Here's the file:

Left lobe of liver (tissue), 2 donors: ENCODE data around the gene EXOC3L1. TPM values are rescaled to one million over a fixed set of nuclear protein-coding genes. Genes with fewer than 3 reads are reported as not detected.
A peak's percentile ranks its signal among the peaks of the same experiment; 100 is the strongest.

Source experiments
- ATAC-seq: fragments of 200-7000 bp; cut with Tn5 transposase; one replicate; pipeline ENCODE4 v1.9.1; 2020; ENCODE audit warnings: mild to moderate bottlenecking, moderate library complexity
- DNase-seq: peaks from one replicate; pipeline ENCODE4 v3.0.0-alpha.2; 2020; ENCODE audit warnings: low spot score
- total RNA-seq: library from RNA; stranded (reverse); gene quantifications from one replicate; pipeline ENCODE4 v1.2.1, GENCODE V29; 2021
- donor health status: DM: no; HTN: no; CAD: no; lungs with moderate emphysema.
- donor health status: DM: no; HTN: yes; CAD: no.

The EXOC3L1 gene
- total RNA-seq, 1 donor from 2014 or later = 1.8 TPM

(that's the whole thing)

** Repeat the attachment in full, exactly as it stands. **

Left lobe of liver (tissue), 2 donors: ENCODE data around the gene EXOC3L1. TPM values are rescaled to one million over a fixed set of nuclear protein-coding genes. Genes with fewer than 3 reads are reported as not detected.
A peak's percentile ranks its signal among the peaks of the same experiment; 100 is the strongest.

Source experiments
- ATAC-seq: fragments of 200-7000 bp; cut with Tn5 transposase; one replicate; pipeline ENCODE4 v1.9.1; 2020; ENCODE audit warnings: mild to moderate bottlenecking, moderate library complexity
- DNase-seq: peaks from one replicate; pipeline ENCODE4 v3.0.0-alpha.2; 2020; ENCODE audit warnings: low spot score
- total RNA-seq: library from RNA; stranded (reverse); gene quantifications from one replicate; pipeline ENCODE4 v1.2.1, GENCODE V29; 2021
- donor health status: DM: no; HTN: no; CAD: no; lungs with moderate emphysema.
- donor health status: DM: no; HTN: yes; CAD: no.

The EXOC3L1 gene
- total RNA-seq, 1 donor from 2014 or later = 1.8 TPM